Does method of birth make a difference to when women resume sex after childbirth?

BJOG. 2013 Jun;120(7):823-30. doi: 10.1111/1471-0528.12166. Epub 2013 Feb 27.


Objective: To investigate the timing of resumption of vaginal sex and assess associations with method of birth, perineal trauma and other obstetric and social factors.

Design: Prospective pregnancy cohort study of nulliparous women.

Setting: Melbourne, Australia.

Sample: A total of 1507 nulliparous women recruited in early pregnancy (≤24 weeks).

Method: Women were recruited from six public hospitals. Data from hospital records and self-administered questionnaires at recruitment and 3, 6 and 12 months postpartum were analysed using univariable and multivariable logistic regression.

Main outcome measure: Resumption of vaginal sex.

Results: Sexual activity was resumed earlier than vaginal sex, with 53% resuming sexual activity by 6 weeks postpartum, and 41% attempting vaginal sex. By 8 weeks a majority of women had attempted vaginal sex (65%), increasing to 78% by 12 weeks, and 94% by 6 months. Compared with women who had a spontaneous vaginal birth with an intact perineum, women who had a spontaneous vaginal birth with an episiotomy (adjusted odds ratio 3.43, 95% confidence interval 1.9-6.2) or sutured perineal tear (adjusted odds ratio 3.18, 95% confidence interval 2.1-4.9) were more likely not to have resumed vaginal sex by 6 weeks postpartum. Similarly, women who had an assisted vaginal birth or caesarean section had raised odds of delaying resumption of sex.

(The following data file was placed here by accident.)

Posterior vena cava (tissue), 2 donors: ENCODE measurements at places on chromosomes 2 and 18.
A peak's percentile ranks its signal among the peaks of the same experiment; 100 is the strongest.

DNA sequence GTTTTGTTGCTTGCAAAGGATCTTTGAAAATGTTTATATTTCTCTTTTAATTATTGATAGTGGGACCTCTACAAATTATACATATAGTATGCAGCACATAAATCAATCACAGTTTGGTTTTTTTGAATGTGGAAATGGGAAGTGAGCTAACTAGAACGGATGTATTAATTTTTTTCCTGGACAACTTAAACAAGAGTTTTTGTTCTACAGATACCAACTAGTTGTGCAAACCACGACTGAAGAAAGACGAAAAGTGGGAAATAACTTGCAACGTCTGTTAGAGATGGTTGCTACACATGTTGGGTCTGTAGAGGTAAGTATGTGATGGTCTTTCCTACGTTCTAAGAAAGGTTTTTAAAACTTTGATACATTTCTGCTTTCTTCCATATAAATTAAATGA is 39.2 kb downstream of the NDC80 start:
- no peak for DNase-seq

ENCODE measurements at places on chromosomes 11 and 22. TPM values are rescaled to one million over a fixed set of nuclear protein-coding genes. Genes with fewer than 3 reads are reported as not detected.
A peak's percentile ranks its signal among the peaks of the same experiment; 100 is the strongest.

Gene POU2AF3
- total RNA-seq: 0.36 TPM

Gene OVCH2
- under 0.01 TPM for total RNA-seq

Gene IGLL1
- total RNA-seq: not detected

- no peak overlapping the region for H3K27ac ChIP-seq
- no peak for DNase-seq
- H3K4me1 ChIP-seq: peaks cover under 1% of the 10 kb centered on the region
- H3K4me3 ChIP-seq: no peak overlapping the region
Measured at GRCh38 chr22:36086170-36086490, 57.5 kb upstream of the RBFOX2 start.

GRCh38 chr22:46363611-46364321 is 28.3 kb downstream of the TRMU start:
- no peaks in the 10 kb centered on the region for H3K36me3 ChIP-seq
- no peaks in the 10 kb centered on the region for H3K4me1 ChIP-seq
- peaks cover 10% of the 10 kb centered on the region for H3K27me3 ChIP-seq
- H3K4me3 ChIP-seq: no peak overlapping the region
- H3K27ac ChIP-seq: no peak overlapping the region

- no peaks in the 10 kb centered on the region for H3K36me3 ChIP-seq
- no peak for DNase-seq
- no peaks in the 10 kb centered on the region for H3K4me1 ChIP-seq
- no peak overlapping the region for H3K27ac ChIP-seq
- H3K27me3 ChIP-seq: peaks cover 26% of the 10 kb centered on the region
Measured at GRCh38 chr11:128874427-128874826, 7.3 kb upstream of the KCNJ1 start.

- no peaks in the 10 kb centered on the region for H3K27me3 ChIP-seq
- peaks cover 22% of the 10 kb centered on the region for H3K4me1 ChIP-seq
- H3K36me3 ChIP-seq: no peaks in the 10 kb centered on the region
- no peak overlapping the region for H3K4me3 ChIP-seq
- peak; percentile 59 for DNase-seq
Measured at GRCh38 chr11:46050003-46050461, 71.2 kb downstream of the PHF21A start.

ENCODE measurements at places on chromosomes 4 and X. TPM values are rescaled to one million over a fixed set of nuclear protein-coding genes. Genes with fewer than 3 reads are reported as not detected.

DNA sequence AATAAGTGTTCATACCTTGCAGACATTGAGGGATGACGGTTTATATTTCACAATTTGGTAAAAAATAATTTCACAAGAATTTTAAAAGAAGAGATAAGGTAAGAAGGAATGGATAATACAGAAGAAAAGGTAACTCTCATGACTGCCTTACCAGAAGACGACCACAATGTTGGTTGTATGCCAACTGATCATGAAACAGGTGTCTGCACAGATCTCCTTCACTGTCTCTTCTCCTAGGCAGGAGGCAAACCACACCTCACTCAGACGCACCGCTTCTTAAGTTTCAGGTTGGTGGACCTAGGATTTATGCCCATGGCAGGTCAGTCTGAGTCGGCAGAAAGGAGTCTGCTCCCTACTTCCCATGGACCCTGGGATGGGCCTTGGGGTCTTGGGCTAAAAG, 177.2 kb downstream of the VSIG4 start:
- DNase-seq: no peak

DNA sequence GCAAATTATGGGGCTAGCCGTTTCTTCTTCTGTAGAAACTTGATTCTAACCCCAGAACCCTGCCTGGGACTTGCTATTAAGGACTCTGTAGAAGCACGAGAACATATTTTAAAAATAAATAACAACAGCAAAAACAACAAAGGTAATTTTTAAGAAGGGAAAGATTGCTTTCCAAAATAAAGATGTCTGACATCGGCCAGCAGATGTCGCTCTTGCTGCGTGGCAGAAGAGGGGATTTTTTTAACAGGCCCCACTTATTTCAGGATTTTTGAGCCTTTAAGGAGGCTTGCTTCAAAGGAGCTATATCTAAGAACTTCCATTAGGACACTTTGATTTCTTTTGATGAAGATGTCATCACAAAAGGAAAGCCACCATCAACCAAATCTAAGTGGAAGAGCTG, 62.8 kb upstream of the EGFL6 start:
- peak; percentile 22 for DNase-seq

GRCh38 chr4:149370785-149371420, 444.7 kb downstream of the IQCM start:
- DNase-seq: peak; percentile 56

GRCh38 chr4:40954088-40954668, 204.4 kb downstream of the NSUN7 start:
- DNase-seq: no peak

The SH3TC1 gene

Conclusions: Most women having a first birth do not resume vaginal sex until later than 6 weeks postpartum. Women who have an operative vaginal birth, caesarean section or perineal tear or episiotomy appear to delay longer.

Publication types

  • Multicenter Study
  • Research Support, Non-U.S. Gov't

MeSH terms

  • Adult
  • Cesarean Section / psychology
  • Coitus / psychology*
  • Delivery, Obstetric / psychology*
  • Episiotomy / psychology
  • Female
  • Follow-Up Studies
  • Humans
  • Logistic Models
  • Male
  • Multivariate Analysis
  • Parity
  • Parturition / psychology*
  • Perineum / injuries
  • Postpartum Period / psychology*
  • Pregnancy
  • Prospective Studies
  • Sexual Behavior / psychology
  • Surveys and Questionnaires
  • Time Factors
  • Victoria